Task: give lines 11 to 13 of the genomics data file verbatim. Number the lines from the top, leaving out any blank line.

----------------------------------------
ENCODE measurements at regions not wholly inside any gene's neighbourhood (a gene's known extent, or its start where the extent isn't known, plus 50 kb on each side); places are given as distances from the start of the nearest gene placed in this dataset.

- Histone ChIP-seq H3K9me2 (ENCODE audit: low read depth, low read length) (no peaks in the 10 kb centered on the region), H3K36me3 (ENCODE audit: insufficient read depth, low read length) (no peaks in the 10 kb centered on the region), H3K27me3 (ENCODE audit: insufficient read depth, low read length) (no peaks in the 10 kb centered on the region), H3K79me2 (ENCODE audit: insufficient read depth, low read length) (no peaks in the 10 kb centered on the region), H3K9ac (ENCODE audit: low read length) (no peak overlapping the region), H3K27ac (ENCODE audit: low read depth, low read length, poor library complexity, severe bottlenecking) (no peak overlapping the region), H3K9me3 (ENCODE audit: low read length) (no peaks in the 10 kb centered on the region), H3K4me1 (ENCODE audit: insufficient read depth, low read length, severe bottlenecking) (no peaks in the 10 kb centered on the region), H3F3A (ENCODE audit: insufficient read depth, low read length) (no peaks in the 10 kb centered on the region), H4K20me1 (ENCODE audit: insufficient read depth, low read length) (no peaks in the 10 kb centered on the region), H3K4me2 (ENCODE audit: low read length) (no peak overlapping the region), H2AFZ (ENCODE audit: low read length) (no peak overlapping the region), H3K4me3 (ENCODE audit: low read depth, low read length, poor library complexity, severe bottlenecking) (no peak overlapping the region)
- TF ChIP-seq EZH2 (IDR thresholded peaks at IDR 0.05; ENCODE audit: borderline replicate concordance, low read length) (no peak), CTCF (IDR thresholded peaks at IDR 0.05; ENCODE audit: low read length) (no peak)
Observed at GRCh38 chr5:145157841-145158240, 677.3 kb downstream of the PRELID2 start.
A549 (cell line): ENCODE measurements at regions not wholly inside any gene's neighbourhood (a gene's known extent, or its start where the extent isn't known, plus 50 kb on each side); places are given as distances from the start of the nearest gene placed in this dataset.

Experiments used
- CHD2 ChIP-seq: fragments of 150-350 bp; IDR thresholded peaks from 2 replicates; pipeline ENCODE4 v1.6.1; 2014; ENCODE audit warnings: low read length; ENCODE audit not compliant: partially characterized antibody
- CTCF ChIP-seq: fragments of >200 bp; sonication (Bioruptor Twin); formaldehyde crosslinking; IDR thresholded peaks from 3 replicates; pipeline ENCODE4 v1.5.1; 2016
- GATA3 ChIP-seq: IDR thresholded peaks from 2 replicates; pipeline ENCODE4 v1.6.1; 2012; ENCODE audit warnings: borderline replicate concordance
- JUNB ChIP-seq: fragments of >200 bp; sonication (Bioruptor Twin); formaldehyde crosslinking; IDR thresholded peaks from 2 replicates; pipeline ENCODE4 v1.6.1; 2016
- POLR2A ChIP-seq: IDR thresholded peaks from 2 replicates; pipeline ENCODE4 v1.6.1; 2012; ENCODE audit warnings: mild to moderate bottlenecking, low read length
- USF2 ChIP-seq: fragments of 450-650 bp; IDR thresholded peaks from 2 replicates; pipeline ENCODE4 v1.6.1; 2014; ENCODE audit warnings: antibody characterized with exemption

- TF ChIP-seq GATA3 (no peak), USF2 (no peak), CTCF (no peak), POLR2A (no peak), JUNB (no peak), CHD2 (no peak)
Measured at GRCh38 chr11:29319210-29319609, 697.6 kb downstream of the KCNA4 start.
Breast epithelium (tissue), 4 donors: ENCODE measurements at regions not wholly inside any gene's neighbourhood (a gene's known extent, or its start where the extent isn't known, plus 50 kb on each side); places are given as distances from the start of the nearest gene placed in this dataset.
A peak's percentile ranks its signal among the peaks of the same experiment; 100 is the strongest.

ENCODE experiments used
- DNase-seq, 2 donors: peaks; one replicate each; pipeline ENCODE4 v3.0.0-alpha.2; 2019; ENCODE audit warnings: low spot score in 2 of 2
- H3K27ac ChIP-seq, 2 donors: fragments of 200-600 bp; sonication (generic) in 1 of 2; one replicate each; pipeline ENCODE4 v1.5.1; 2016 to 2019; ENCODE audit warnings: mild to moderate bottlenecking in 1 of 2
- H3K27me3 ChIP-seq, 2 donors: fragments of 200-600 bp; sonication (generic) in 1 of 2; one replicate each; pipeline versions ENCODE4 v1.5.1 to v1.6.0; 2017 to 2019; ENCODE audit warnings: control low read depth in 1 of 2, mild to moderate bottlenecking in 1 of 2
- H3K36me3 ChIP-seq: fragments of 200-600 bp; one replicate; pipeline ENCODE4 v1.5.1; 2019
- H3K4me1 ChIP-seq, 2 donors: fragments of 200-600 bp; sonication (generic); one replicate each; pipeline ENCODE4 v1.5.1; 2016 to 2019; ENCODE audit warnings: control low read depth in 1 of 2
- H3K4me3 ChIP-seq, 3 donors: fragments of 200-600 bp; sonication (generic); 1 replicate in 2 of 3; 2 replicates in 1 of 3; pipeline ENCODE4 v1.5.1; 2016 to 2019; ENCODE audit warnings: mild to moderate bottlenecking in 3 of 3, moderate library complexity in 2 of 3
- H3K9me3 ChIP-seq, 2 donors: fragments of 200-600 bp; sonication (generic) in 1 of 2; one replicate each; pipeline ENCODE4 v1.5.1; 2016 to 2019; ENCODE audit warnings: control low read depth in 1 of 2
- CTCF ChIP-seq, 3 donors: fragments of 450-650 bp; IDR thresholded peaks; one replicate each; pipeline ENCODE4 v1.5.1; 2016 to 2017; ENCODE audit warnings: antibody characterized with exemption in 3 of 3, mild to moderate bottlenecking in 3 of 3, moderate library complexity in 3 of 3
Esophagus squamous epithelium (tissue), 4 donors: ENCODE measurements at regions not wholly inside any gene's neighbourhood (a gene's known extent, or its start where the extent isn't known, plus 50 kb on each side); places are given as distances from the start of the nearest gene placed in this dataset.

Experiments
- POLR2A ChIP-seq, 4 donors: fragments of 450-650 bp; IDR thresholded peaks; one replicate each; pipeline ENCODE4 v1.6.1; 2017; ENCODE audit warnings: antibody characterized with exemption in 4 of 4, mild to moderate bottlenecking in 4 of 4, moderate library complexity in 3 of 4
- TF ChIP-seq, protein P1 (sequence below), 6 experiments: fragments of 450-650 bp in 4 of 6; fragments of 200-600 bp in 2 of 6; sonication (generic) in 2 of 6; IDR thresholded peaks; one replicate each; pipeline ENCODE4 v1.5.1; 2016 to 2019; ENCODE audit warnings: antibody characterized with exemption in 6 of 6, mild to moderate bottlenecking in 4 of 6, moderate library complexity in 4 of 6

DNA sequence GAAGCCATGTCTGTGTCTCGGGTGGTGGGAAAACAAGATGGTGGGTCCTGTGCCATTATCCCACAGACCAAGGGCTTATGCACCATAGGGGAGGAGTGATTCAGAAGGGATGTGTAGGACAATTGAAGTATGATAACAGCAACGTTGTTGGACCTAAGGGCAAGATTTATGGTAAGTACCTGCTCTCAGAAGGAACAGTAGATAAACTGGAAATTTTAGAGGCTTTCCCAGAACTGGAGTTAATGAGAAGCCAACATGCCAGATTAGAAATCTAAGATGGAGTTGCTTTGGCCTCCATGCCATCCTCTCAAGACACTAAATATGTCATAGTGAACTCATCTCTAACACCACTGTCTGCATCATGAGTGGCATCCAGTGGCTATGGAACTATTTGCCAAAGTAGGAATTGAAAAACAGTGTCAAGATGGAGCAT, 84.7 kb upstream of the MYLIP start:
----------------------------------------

- POLR2A ChIP-seq: IDR thresholded peaks from 2 replicates; pipeline ENCODE4 v1.6.1; 2012; ENCODE audit warnings: mild to moderate bottlenecking, low read length
- USF2 ChIP-seq: fragments of 450-650 bp; IDR thresholded peaks from 2 replicates; pipeline ENCODE4 v1.6.1; 2014; ENCODE audit warnings: antibody characterized with exemption

- TF ChIP-seq GATA3 (no peak), USF2 (no peak), CTCF (no peak), POLR2A (no peak), JUNB (no peak), CHD2 (no peak)